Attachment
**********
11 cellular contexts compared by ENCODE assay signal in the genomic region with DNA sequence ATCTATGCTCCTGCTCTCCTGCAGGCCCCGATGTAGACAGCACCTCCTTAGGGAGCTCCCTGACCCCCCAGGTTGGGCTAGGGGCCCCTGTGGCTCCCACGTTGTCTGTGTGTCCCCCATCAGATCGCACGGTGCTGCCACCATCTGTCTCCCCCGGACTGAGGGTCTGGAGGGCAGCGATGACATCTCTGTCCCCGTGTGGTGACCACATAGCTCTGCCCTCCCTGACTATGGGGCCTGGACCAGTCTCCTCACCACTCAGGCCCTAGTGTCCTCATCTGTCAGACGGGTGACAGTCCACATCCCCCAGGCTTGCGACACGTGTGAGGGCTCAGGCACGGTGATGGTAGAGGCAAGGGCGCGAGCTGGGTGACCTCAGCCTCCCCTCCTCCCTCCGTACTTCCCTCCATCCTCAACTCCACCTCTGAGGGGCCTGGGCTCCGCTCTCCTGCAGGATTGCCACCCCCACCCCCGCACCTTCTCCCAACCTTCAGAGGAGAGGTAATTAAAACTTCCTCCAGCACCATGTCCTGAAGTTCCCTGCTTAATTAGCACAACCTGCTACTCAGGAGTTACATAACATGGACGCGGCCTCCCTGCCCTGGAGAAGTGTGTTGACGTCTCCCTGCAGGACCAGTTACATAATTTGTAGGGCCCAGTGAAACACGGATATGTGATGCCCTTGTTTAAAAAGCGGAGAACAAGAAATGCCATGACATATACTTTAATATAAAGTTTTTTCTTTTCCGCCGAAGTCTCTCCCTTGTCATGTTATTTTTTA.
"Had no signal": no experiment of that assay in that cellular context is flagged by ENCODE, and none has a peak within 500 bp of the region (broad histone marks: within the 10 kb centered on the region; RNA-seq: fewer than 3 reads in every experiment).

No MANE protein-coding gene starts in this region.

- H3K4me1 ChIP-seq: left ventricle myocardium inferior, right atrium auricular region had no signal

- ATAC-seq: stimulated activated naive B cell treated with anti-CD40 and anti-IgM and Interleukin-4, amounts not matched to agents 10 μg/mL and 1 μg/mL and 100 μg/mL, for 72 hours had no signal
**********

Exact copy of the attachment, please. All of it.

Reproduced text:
11 cellular contexts compared by ENCODE assay signal in the genomic region with DNA sequence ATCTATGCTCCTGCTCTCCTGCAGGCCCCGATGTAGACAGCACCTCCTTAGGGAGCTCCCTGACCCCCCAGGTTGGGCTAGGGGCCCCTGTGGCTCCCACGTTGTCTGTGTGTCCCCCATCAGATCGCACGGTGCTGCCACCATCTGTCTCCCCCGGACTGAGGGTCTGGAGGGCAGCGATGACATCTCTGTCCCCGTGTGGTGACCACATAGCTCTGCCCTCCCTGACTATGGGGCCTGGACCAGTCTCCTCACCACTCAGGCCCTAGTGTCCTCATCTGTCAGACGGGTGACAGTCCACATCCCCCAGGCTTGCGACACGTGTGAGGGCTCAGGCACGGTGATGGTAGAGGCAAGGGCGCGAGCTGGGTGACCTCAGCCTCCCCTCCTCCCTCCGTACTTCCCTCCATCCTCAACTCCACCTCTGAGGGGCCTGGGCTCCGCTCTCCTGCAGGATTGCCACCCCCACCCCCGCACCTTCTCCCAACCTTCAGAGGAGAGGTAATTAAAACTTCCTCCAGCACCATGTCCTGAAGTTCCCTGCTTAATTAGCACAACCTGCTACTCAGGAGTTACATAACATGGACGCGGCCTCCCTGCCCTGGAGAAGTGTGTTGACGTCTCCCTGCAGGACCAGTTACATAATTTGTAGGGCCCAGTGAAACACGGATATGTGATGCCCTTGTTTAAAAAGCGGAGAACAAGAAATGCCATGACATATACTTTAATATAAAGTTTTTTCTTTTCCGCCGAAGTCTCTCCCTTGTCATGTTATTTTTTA.
"Had no signal": no experiment of that assay in that cellular context is flagged by ENCODE, and none has a peak within 500 bp of the region (broad histone marks: within the 10 kb centered on the region; RNA-seq: fewer than 3 reads in every experiment).

No MANE protein-coding gene starts in this region.

- H3K4me1 ChIP-seq: left ventricle myocardium inferior, right atrium auricular region had no signal

- ATAC-seq: stimulated activated naive B cell treated with anti-CD40 and anti-IgM and Interleukin-4, amounts not matched to agents 10 μg/mL and 1 μg/mL and 100 μg/mL, for 72 hours had no signal